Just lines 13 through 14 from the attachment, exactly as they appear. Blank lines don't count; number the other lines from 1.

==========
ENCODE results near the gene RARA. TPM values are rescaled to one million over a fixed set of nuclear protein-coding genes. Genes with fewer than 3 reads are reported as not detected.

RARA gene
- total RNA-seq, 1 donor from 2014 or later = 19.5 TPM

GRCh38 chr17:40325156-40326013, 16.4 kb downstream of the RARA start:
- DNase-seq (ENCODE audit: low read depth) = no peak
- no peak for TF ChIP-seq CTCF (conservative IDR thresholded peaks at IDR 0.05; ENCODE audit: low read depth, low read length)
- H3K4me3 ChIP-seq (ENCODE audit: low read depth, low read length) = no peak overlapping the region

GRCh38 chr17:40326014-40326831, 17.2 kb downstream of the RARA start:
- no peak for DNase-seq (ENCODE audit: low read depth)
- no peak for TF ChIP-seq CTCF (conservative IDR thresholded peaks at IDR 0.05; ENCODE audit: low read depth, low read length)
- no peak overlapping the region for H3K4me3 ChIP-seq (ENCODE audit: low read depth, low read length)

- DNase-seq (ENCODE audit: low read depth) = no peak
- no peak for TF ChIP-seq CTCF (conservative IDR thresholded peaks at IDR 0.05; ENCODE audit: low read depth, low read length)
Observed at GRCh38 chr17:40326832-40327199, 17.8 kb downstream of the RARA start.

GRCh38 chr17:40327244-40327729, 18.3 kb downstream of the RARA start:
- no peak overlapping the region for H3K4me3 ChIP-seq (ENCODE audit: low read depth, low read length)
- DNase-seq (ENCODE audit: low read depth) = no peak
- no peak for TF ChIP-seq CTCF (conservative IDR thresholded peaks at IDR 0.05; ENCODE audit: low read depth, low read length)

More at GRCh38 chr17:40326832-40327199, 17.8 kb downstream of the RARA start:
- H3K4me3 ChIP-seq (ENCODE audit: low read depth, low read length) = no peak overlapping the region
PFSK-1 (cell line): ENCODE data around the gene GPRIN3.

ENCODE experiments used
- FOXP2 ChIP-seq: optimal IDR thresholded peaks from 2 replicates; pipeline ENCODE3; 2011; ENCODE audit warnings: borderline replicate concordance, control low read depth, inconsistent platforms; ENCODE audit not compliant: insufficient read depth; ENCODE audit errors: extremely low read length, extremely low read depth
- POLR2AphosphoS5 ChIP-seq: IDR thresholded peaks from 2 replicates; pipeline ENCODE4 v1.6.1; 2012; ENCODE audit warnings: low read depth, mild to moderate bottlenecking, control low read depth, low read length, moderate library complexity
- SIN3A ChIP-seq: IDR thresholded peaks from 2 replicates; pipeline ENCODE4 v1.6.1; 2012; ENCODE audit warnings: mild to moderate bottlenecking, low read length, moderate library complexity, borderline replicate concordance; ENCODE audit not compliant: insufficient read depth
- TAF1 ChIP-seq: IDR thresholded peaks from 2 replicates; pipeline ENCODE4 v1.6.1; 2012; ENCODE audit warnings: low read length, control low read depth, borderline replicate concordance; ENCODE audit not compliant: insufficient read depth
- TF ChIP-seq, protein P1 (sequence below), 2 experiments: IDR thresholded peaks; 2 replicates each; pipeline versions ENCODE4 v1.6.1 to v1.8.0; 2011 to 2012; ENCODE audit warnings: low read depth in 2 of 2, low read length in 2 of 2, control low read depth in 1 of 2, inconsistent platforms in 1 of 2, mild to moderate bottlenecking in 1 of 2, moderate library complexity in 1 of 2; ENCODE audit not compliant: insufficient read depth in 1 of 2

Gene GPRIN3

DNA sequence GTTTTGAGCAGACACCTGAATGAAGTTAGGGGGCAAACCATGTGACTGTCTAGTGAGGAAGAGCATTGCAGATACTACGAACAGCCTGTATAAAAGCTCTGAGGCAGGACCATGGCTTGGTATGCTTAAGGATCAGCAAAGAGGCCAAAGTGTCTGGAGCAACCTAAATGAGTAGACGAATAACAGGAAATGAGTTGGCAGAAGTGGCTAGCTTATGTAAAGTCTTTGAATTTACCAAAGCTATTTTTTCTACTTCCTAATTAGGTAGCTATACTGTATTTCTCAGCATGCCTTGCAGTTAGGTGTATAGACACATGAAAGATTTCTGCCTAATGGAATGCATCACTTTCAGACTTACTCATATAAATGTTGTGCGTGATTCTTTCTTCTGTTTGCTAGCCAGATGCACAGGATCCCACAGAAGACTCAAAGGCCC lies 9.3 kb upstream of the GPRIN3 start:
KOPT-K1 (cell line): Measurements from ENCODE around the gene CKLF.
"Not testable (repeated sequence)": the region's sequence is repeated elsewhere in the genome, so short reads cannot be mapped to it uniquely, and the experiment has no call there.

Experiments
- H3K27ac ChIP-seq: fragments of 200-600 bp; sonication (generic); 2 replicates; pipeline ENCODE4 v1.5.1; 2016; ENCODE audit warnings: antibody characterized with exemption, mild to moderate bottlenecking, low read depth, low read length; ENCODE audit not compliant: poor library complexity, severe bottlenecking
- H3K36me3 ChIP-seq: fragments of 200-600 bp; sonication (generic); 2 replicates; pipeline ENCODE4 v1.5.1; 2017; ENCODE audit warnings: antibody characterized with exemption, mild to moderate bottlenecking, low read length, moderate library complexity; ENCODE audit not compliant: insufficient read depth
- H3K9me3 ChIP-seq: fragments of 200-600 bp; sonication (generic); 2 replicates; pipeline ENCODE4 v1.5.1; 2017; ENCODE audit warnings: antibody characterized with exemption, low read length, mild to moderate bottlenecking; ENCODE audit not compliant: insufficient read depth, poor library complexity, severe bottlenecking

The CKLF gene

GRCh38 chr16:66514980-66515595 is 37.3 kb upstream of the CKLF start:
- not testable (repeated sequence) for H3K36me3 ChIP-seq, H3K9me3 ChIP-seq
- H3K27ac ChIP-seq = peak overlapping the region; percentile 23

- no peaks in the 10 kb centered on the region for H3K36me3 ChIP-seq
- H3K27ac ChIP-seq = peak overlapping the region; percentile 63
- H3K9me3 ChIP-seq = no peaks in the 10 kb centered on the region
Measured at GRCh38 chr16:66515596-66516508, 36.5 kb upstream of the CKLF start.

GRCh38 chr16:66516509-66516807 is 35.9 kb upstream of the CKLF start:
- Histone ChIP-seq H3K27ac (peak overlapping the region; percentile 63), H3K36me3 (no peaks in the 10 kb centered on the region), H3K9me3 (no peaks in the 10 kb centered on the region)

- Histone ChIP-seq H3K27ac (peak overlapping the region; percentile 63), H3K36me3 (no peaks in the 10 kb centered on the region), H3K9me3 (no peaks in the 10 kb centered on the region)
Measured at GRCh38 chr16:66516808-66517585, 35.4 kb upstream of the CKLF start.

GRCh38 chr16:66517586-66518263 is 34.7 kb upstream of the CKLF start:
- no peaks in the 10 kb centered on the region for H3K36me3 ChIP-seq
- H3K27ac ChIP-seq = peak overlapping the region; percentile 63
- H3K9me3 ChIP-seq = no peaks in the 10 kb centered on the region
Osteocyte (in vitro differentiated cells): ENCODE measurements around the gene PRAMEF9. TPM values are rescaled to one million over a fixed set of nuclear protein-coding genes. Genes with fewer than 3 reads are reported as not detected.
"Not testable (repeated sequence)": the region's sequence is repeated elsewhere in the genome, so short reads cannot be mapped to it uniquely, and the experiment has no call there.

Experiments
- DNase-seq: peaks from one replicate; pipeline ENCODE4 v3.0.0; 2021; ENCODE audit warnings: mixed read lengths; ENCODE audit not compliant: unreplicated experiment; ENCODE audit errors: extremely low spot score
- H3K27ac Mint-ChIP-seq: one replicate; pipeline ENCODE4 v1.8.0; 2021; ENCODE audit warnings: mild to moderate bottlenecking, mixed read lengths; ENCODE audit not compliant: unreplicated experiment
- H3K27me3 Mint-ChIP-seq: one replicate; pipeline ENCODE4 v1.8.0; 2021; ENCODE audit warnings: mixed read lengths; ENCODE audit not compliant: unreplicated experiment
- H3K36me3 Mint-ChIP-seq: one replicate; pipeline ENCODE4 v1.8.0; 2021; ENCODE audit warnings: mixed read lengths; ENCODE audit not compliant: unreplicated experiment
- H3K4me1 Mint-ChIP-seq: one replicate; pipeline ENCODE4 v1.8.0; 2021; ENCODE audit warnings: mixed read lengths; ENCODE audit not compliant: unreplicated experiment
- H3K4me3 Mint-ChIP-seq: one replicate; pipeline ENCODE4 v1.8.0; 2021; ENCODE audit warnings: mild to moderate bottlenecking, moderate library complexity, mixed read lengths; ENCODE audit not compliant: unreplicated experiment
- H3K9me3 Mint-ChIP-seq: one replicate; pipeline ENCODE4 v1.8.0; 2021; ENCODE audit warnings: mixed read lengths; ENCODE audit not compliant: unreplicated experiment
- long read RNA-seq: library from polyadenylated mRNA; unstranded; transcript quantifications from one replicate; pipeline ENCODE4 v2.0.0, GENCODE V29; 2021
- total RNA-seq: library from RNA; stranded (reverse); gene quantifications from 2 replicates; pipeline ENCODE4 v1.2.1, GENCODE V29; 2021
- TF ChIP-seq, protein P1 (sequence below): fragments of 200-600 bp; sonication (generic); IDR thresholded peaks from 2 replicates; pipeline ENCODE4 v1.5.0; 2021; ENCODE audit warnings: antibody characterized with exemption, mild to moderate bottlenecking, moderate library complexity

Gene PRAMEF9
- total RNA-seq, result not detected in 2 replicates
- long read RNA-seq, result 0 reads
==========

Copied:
- no peak for TF ChIP-seq CTCF (conservative IDR thresholded peaks at IDR 0.05; ENCODE audit: low read depth, low read length)
Observed at GRCh38 chr17:40326832-40327199, 17.8 kb downstream of the RARA start.